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Overclocking CPU causing game instability?

Discussion in 'Overclocking & Cooling' started by PersonWithTech, Jul 5, 2014.

?

What was causing this?

  1. CPU - Too little voltage

    36.4%
  2. CPU - You are doing something wrong

    54.5%
  3. Windows 7 (Doesn't correctly utilise multicore?)

    0 vote(s)
    0.0%
  4. It was beta. It sucka for everyone

    0 vote(s)
    0.0%
  5. Graphics Card

    9.1%
  1. PersonWithTech

    PersonWithTech

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    Just wondering if overclocking my CPU could cause game instability. I've experienced massive, random lag spikes when playing BF: Hardline. I know the game is in beta but i can't help but feel that a CPU intensive game such as the latest battlefield releases are suffering from my CPU overclocking. I've followed this guide over at OC.net and I am getting 4.5Ghz with 1.28V. I've ran an over 4 hour prime95 small fft test without BSOD. Benchmarks show improved performance. BF: Hardline crashed occasionally. Could this instability be caused something else?
  2. Lightbulbie

    Lightbulbie

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    Bump your voltage to 1.3 and try again.
  3. PersonWithTech

    PersonWithTech

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    1.28 is load vcore BTW. I am using an offset. My main concern is it may not be a CPU thing as it has done multi-hpur Prime95 tests. So you are saying too little voltage causes instability just like with a GPU?
  4. THE_EGG

    THE_EGG

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    Yes, too little voltage can cause game instability. I had this issue when I use to run an X58 system with an i7 930 and overclocked that. Benchies and stability tests worked fine, but some games would not (I think at the time SCII was the main offender for me). Adding a little voltage helped solve this problem. It might also be worth tweaking your RAM clocks, latency and/or voltage too. All this being said though, the new BFs (4 and Hardline) I've noticed are really sensitive to any overclocking and will crash if it is not 100% stable.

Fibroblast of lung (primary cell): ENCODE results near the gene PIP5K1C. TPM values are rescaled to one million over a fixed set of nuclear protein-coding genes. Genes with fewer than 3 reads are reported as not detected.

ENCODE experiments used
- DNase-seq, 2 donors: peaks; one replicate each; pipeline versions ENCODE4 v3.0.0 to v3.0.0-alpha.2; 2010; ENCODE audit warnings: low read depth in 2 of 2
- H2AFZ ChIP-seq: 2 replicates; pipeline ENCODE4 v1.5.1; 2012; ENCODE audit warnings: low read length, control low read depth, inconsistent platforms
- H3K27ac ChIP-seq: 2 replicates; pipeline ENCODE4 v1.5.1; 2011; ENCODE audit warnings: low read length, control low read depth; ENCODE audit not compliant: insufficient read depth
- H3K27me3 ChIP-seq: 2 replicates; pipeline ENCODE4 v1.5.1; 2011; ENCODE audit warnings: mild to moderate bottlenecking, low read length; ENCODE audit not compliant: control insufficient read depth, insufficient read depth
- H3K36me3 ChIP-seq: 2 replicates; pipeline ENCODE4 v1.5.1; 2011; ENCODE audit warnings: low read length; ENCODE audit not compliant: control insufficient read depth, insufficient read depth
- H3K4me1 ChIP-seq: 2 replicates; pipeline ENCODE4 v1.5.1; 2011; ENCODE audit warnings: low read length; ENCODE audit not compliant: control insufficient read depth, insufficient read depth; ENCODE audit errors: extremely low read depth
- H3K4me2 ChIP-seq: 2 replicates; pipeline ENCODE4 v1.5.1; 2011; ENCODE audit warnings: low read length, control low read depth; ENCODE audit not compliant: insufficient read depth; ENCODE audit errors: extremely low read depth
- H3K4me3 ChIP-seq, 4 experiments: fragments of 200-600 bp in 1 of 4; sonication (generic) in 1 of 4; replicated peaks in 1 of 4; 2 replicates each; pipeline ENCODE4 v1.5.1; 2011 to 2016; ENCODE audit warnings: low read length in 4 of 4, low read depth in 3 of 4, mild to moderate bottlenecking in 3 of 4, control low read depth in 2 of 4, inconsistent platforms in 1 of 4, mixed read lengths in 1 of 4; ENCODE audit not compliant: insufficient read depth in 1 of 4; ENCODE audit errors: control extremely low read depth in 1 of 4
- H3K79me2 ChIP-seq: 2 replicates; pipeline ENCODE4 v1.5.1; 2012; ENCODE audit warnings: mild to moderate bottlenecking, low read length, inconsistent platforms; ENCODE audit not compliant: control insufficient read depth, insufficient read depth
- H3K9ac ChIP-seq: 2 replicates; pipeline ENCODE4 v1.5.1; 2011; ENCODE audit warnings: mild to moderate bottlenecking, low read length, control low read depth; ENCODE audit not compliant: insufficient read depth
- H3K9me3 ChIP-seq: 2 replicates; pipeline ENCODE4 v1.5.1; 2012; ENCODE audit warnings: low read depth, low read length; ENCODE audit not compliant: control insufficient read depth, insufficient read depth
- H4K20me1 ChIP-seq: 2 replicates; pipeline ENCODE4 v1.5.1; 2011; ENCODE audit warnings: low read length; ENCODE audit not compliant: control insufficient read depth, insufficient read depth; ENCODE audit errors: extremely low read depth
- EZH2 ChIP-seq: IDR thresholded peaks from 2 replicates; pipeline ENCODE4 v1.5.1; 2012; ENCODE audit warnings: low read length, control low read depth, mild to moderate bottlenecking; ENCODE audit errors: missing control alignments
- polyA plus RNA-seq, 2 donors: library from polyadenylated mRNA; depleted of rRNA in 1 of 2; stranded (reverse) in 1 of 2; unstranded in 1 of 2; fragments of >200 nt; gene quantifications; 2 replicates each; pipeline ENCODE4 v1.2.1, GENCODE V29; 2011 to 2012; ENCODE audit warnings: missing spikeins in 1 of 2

Lightbulbie says thanks.
  5. Lightbulbie

    Lightbulbie

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    Bump the base core to 1.3v. As long as it is under 1.4v, you're fine.
  6. THE_EGG

    THE_EGG

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    If it helps at all my lanbox which has a 3570k I run at 4.4ghz with 1.29v and it's all g. I could push it more but I don't have any need to tbh.
  7. erocker

    erocker Super Moderator Staff Member

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    Are your games unstable when the CPU is at stock settings? If not, your overclock is unstable. If so, there's another problem. Check with your CPU at stock first. Your poll is currently irrelevant and a guess for anyone to answer at this time.
    RCoon and PersonWithTech say thanks.
  8. PersonWithTech

    PersonWithTech

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    Thanks. This problem only showed up in BF: Hardline. Not in DayZ at all. So it may be part of the game, but I started overclocking almost right before I had gotten the game. Now that the beta is over, I think I will ignore the issue until I begin to re-encounter OC caused lag. Then I will be able to test the problem's relation to my overclock.
  9. OneMoar

    OneMoar

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    beta game is beta
  10. BiggieShady

    BiggieShady

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    So you should test BF: Hardline at stock clocks ... if you get a crash, happily reapply your OC settings.
    PersonWithTech says thanks.
  11. Shambles1980

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    i find i can have a perfectly stable oc at a set voltage. but 3dmark 11 has a better physics score if i bump the voltage up a bit. so i use that as my base line.
    (find min stable voltage, then up voltage to find if 3d mark 11 physic score gets better. then find the lowest voltage i can use to get the best 3dmark 11 physics score. just look at the fps not the actuall score)
  12. Ed_1

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    Yes, first try stock clock to see if crashing amount lowers .
    I have seen a few reports with newer Nvidia drivers guys complaining about micro stuttering in BF4 and there fix was slight bump in Vcore (like+0.005) .
    So might be worth a try but first try stock to see if it improves crashing . I run BF4 and it might crash like 1 time in a month or 2 so its pretty stable but don't know about BF-hardline , if it has all fixes from BF4 .